I'm also on the hunt for a pair of light, yet sturdy snowshoe boots to use with my MSR shoes. I currently use a pair of Inov-8 Roclite GTX mids, sized up to pair with some expedition weight wool socks. Great combination for winter hiking well down into the teens – the traction on packed snow is excellent too. Unfortunately, the forefoot region is a little too flexible and the uppers too thin, so the front snowshoe strap digs in and causes discomfort after a handful of miles.Jan 16, 2013 at 12:31 pm #1944395
Konrad .BPL Member
One of the lightest, warmest boots I've ever used, with a wide footbox, is the Keen Growler. Unfortunately, they are discontinued in the US. BPL gave these a fantastic review…enough to drive me to find them. You can still find them on the Keen Canadian website..maybe they will ship here if you ask?? They pop up on ebay too, which is where I finally got mine. Super warm, with snowshoe and winter specific features on the boot (e.g., gaiter lace hook, heel ribbing for snowshoe straps)
If you can afford it, buy appropriate boots for the occasion. I snowshoed in my 5lb double plastic mountaineering boots exactly 1 time before I vowed to never do it again. We're talking like 4+lbs per foot after you strap on the snowshoes…you won't get very far.
Remember to size up for your winter boots…in my keens I sized up 1/2 a size for thicker socks.Jan 16, 2013 at 2:02 pm #1944420
Justin BakerBPL Member
@justin_bakerLocale: Santa Rosa, CA
If you like minimalist shoes, check out the Oetzi Troop Boots. A boot with a flexible sole and waterproof liner.
http://www.livingbarefoot.info/2011/11/oetzi-troop-leather-review/Jan 16, 2013 at 2:31 pm #1944431
Rusty BeaverBPL Member
I've been using the NEOS over boots for 10+ yrs snowshoeing. I liked'em as I could wear my favorite trail runners inside. I have found them to be very warm, dry, and comfy….a huge step up from the old school Sorrel winter boots with felt liners, at least for me.
Last yr, I ridded myself of all my shoes with heal rise to go barefoot or to wear Luna sandals or Vivobarefoot Breathos. I wore the latter in the NEOS but the heel slipped inside so, on a whim, I decide to try my leather soled fleece house slippers in them. Liked that combo so much that I've been doing it all winter. Walk my daughter to school every morn (single digits) and went on an overnight snowshoe trip 2 wks ago in the high teens….though it was only 4.5 miles. The slippers fit better in my wife's smaller NEOS….
Perhaps a "weird" method but it works for me. Warm, not too heavy and about as barefooty as I could go without frostbiting my toes.Jan 16, 2013 at 4:31 pm #1944483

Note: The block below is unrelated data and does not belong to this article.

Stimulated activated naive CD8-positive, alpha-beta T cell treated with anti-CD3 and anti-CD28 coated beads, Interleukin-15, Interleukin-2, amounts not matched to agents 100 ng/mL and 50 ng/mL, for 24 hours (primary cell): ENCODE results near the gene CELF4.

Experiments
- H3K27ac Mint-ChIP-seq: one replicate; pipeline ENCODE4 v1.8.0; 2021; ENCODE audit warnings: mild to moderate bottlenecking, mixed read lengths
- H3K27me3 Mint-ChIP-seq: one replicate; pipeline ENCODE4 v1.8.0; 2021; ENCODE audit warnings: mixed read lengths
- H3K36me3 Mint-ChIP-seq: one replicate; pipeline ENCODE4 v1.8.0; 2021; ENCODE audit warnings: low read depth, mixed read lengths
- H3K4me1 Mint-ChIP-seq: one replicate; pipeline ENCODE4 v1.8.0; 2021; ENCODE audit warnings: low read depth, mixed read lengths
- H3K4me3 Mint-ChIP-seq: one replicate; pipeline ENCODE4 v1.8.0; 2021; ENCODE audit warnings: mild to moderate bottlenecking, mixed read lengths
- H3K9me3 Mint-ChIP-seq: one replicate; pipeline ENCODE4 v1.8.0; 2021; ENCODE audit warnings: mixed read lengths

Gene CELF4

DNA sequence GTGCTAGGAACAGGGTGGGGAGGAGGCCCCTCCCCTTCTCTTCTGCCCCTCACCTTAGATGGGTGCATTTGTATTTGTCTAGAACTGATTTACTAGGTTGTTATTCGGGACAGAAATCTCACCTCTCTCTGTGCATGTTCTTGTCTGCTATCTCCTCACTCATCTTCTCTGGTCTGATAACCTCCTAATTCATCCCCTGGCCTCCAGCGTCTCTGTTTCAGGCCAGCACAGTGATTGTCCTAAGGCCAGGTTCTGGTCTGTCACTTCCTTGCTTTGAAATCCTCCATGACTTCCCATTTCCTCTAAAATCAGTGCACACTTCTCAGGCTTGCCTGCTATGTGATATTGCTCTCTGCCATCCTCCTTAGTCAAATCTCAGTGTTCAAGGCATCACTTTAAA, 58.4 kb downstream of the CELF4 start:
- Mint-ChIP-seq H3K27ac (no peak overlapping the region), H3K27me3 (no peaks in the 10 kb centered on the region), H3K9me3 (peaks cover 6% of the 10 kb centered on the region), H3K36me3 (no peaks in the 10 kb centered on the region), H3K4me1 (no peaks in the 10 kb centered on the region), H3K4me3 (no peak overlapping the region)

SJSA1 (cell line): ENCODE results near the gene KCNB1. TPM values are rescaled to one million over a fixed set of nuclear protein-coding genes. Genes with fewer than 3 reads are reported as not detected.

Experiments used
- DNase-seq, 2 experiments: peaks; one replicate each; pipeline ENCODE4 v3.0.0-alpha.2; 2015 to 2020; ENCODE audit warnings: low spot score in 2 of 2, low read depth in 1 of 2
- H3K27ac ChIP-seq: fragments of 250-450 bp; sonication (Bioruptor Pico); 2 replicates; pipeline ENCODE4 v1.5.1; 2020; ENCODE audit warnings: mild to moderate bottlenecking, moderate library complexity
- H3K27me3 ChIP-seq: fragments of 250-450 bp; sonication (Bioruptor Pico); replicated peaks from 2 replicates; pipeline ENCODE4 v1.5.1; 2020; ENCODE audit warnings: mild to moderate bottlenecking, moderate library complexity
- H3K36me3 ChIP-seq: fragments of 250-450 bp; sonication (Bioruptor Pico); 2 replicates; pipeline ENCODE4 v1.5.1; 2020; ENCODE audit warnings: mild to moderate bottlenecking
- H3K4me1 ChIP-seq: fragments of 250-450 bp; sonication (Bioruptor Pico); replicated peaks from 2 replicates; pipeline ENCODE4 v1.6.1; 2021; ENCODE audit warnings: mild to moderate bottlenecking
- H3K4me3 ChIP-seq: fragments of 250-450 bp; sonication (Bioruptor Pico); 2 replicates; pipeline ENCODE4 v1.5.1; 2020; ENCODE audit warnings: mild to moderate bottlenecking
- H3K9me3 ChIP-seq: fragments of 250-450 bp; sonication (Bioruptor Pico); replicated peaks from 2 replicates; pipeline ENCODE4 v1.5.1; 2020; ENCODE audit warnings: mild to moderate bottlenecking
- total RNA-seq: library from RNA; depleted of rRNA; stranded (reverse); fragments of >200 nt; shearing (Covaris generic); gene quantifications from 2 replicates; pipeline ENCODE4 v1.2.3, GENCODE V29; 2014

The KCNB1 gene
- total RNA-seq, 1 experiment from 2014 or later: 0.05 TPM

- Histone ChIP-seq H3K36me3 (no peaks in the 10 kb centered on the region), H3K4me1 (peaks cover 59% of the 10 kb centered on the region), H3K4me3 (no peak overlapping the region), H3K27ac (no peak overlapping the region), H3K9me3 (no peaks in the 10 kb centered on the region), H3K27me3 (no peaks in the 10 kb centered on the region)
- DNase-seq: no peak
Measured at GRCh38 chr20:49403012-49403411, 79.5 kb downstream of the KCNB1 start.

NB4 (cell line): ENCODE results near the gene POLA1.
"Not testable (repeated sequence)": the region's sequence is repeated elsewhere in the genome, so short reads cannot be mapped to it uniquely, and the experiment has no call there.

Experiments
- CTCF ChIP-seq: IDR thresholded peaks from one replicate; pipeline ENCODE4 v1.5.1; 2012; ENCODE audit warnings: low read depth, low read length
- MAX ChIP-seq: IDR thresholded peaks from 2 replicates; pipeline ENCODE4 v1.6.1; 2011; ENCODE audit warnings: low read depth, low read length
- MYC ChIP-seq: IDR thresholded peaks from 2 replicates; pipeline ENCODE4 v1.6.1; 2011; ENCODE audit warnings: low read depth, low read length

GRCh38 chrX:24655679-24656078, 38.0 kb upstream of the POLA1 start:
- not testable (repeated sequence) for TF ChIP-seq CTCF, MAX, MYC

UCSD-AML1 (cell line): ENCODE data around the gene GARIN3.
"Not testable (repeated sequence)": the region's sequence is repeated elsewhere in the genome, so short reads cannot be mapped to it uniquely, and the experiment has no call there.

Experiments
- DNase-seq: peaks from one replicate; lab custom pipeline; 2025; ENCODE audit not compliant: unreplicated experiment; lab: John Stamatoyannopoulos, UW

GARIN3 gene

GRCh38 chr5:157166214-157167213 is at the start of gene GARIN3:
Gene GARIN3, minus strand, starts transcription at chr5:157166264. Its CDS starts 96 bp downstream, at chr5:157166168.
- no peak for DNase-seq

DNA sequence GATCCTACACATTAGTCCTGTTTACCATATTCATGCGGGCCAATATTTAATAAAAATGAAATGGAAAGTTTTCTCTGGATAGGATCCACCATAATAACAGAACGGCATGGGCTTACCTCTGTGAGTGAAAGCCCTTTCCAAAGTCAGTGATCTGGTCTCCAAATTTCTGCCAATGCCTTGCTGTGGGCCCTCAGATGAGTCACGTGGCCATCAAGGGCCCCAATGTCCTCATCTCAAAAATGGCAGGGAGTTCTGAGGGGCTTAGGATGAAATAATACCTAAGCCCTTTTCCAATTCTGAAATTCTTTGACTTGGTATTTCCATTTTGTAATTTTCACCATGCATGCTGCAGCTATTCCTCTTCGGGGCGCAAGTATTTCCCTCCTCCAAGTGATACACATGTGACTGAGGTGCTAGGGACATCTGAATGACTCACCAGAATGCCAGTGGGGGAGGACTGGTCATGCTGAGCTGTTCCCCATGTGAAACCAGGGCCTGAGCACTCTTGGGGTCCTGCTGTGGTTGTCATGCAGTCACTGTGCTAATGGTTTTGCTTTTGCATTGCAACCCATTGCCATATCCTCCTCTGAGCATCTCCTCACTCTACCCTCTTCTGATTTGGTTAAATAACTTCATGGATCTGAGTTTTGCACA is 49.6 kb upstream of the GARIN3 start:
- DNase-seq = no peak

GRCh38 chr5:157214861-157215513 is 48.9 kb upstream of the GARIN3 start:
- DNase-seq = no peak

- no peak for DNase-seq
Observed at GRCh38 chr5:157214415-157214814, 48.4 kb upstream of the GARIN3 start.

@flutingaroundLocale: Rocky Mtn. West
I would recommend getting some lightweight 3 season goretex hiking boots (Vasque Breeze comes to mind) in one size larger than your normal size.
Then add some Toasty feet insoles, a liner sock, VBL sock or bag (optional for lower temps), and some thicker merino socks outside the VBL to provide insulation. Top it off with a really good calf height goretex gaiter (I like OR)
This is what Andrew Skurka uses in similar snowshoeing conditions in Colorado..Jan 16, 2013 at 5:10 pm #1944495
Dondo .BPL Member
@dondoLocale: Colorado Rockies
By far the favorite snowshoe boot that I've used so far is the New Balance 1000. My feet have been fine snowshoeing in the single digits but do get a bit chilly when standing around. If you decide to go this route, pair them with a thick ragg wool sock, and size up–way up. You don't want anything restricting your circulation in the cold. The trail runners that I use in summer are 10 D but my snowshoe boots are 11 EEEE.Jan 16, 2013 at 6:16 pm #1944520
@davidadairLocale: West Dakota
Being cheep I picked up a pair of Snow Runners a couple months ago and like them so far. Mid height boot, dry-plus(their Goretex knockoff), 400 gm Thinsulate. On sale for $59 for Men's and $44 for Women's. They are fairly light and pretty warm, too warm to wear inside. I can stand around at ten degrees Fahrenheit comfortably so they may be too much for milder temps. Seems to have a lot of good reviews.
Probably want something with a stiffer sole for latter season though.Jan 16, 2013 at 8:25 pm #1944555
Jim W.BPL Member
I like using light runners and thick wool socks in Neos overshoes. The Neos are high so I don't need gaiters. My snowshoes are older Atlas with a flexible binding. A stiffer binding might put too much pressure on soft shoes.
This has only been when I had heat at night. There was a lot of condensation, frost, and ice inside the NEOS at the end of the day. For multi day use it would require vapor barrier socks.
I also use the Neos over camp booties.
I hate Sorels for more than about a mile or so of hiking. When I plan on also using crampons I use either mountaineering boots and gaiters ( for steep stuff and aggressive semi-auto crampons), or lighter leather hiking boots inside the NEOS and BD Contact strap crampons with extra-long springy bars.
You must be logged in to reply to this topic.